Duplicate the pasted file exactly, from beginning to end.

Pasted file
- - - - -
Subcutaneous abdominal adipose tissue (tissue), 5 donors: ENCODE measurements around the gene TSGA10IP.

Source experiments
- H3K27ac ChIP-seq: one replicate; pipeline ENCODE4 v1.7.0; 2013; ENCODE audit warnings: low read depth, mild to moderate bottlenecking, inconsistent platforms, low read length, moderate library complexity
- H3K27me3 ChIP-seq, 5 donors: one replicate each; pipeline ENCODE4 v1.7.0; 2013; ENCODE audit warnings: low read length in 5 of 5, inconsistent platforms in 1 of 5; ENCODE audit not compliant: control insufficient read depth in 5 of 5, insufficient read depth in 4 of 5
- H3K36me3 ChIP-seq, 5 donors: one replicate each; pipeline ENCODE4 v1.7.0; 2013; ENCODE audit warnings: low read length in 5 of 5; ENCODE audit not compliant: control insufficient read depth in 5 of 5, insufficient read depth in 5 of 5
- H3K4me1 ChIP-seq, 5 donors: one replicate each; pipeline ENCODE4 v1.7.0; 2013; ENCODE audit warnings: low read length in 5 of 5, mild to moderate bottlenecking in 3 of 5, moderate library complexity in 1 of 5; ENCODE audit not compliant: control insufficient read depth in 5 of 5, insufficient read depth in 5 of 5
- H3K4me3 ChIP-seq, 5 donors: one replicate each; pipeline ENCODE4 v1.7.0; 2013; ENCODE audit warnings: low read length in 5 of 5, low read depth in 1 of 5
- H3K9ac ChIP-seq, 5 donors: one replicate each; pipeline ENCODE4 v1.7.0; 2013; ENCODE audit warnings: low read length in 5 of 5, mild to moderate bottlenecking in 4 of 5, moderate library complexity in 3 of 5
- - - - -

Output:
Subcutaneous abdominal adipose tissue (tissue), 5 donors: ENCODE measurements around the gene TSGA10IP.

Source experiments
- H3K27ac ChIP-seq: one replicate; pipeline ENCODE4 v1.7.0; 2013; ENCODE audit warnings: low read depth, mild to moderate bottlenecking, inconsistent platforms, low read length, moderate library complexity
- H3K27me3 ChIP-seq, 5 donors: one replicate each; pipeline ENCODE4 v1.7.0; 2013; ENCODE audit warnings: low read length in 5 of 5, inconsistent platforms in 1 of 5; ENCODE audit not compliant: control insufficient read depth in 5 of 5, insufficient read depth in 4 of 5
- H3K36me3 ChIP-seq, 5 donors: one replicate each; pipeline ENCODE4 v1.7.0; 2013; ENCODE audit warnings: low read length in 5 of 5; ENCODE audit not compliant: control insufficient read depth in 5 of 5, insufficient read depth in 5 of 5
- H3K4me1 ChIP-seq, 5 donors: one replicate each; pipeline ENCODE4 v1.7.0; 2013; ENCODE audit warnings: low read length in 5 of 5, mild to moderate bottlenecking in 3 of 5, moderate library complexity in 1 of 5; ENCODE audit not compliant: control insufficient read depth in 5 of 5, insufficient read depth in 5 of 5
- H3K4me3 ChIP-seq, 5 donors: one replicate each; pipeline ENCODE4 v1.7.0; 2013; ENCODE audit warnings: low read length in 5 of 5, low read depth in 1 of 5
- H3K9ac ChIP-seq, 5 donors: one replicate each; pipeline ENCODE4 v1.7.0; 2013; ENCODE audit warnings: low read length in 5 of 5, mild to moderate bottlenecking in 4 of 5, moderate library complexity in 3 of 5